I am daydreaming about ergo while at work, as you do. Those little 10 sec/20 sec/30 second intervals of leg deadening burn, with cranks that get heavier, bottom brackets that seize up with each pedal stroke, each tick of the stopwatch in Coach’s hand. Seated start, fly wheel and chain still and anticipating, cranks cocked and ready to churn on the press of a button and a “when you’re ready”.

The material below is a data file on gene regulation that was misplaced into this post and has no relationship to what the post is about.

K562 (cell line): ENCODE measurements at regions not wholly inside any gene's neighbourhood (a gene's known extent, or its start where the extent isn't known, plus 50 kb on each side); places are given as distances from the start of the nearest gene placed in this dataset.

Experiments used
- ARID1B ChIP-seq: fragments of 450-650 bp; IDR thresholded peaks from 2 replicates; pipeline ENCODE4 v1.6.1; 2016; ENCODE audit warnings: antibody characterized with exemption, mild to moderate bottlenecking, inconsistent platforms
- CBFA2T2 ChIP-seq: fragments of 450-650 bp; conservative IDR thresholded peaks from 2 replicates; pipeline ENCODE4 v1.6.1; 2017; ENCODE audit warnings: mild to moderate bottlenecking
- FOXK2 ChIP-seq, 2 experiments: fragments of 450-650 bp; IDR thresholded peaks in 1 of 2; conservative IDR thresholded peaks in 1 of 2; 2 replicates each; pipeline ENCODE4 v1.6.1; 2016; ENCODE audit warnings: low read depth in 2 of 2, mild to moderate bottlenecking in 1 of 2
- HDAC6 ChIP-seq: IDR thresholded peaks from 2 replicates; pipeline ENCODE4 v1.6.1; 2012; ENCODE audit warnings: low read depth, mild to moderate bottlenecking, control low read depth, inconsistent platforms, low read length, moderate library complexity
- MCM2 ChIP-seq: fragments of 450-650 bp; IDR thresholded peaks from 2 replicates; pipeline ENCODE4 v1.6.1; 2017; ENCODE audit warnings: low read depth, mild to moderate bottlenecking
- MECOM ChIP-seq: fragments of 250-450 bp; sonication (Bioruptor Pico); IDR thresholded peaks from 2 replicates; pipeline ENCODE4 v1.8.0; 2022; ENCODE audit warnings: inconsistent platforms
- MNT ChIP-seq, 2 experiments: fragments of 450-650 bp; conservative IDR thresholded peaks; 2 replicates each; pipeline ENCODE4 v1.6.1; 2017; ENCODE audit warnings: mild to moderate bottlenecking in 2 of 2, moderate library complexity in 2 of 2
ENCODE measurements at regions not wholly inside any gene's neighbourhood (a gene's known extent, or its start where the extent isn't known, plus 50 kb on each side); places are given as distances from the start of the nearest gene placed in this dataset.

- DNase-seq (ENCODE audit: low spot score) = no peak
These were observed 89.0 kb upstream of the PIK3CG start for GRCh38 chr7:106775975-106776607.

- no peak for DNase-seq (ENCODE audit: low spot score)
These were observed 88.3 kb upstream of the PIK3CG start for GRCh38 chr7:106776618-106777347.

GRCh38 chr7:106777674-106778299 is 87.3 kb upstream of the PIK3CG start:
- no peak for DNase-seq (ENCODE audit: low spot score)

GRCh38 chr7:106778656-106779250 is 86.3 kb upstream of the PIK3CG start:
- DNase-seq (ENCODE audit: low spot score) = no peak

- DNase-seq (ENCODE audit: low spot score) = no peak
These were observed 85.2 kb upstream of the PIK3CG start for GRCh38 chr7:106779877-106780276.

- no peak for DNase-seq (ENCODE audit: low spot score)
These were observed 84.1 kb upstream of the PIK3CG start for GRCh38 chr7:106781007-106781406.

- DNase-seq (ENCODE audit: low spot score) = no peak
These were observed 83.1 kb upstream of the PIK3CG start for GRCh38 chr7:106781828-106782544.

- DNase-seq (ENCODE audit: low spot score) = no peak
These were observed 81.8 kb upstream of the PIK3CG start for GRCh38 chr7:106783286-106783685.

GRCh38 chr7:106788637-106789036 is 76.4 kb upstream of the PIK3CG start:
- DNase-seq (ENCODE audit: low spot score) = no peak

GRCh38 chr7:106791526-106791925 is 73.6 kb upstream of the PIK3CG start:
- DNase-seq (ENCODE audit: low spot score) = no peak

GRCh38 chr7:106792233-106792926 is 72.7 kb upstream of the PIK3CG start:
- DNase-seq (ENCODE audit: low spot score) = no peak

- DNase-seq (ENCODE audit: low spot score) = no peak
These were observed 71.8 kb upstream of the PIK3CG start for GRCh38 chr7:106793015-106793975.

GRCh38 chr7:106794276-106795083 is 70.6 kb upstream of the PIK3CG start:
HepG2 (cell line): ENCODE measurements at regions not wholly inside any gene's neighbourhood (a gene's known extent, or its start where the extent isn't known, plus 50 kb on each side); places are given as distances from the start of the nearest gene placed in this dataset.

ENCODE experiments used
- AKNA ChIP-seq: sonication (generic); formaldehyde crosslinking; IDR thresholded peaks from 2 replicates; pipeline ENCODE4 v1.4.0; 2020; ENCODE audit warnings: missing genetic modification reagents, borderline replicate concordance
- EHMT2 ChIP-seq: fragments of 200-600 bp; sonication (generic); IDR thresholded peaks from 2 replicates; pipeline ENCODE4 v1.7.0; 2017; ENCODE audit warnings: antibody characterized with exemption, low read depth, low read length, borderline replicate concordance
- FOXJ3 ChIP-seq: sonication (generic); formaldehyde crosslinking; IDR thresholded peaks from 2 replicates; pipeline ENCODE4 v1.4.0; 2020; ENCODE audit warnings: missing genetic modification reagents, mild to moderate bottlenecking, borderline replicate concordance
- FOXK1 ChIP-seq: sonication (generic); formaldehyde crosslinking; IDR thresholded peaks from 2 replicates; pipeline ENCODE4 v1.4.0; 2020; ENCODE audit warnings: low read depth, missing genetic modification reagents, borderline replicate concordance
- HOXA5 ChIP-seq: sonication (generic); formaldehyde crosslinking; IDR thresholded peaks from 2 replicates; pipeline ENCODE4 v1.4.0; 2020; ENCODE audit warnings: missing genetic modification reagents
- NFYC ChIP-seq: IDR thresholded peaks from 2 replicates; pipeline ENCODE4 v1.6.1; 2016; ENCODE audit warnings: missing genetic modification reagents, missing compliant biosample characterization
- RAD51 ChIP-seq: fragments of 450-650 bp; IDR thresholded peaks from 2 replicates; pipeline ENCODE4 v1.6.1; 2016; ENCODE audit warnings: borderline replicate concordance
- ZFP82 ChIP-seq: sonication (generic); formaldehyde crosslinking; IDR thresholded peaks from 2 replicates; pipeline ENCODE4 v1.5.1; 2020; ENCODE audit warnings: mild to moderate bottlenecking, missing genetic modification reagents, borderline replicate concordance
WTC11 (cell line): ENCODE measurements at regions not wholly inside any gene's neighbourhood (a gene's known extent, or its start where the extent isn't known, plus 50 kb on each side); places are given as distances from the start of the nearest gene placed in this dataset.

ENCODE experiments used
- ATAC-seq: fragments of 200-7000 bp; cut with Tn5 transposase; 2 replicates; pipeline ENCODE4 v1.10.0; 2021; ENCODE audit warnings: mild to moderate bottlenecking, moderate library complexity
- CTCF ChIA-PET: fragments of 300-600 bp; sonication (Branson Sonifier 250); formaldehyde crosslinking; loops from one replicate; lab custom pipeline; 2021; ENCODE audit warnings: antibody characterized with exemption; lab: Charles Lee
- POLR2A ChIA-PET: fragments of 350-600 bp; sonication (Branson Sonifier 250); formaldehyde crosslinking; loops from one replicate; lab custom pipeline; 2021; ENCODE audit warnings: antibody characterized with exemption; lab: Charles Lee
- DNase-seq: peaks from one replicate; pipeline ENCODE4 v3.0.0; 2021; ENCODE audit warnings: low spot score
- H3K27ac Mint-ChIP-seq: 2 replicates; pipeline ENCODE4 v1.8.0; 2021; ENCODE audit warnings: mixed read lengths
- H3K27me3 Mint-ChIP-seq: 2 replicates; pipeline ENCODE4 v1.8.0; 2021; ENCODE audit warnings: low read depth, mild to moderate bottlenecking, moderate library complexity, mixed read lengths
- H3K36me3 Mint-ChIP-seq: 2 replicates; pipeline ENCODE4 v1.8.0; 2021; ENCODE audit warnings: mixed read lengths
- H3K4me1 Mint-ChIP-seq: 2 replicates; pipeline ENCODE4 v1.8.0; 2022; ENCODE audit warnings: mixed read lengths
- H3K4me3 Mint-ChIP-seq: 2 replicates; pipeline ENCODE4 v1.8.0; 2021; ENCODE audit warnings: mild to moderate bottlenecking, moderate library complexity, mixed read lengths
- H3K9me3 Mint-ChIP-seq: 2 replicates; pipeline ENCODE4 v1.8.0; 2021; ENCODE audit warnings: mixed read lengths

Each interval is full noise: ergos are noisy, and full noise is as hard as you can go, getting the most noise from the big yellow flywheel behind you. Ergo noise hides no secrets – any change of cadence, rhythm, torque is immediately spoken of by the fly wheel. Coach’s eye monitors your suffering via your body position and stillness (or lack of it), but it’s his ear that knows how well you are coping, how much power you’re putting out, when the cadence drops or you start chopping down on the pedals, using quads and hip flexors instead of glutes, hammies and abs. Full noise is rowdy but also smooth and rhythmic. I don’t hear it as I usually have my eyes screwed tight with effort and concentration, and my hearing tuned in to the little inner coach growling, demanding more from my legs, ignoring pleas from the physiological monitor to stop, imagining the light at the top of the climb only 30 or 40 or 50 metres away, hanging the memory of relief in finally dropping the chain from big ring to small out there, carrot-like, to be had once again when time is up. Full noise ridicules your weaknesses, torments when you lose it, an absolute grind against body and brain, a constant, demanding challenge with no release, an illusive reward, and a complement of achievement and candid, bone-sweating work.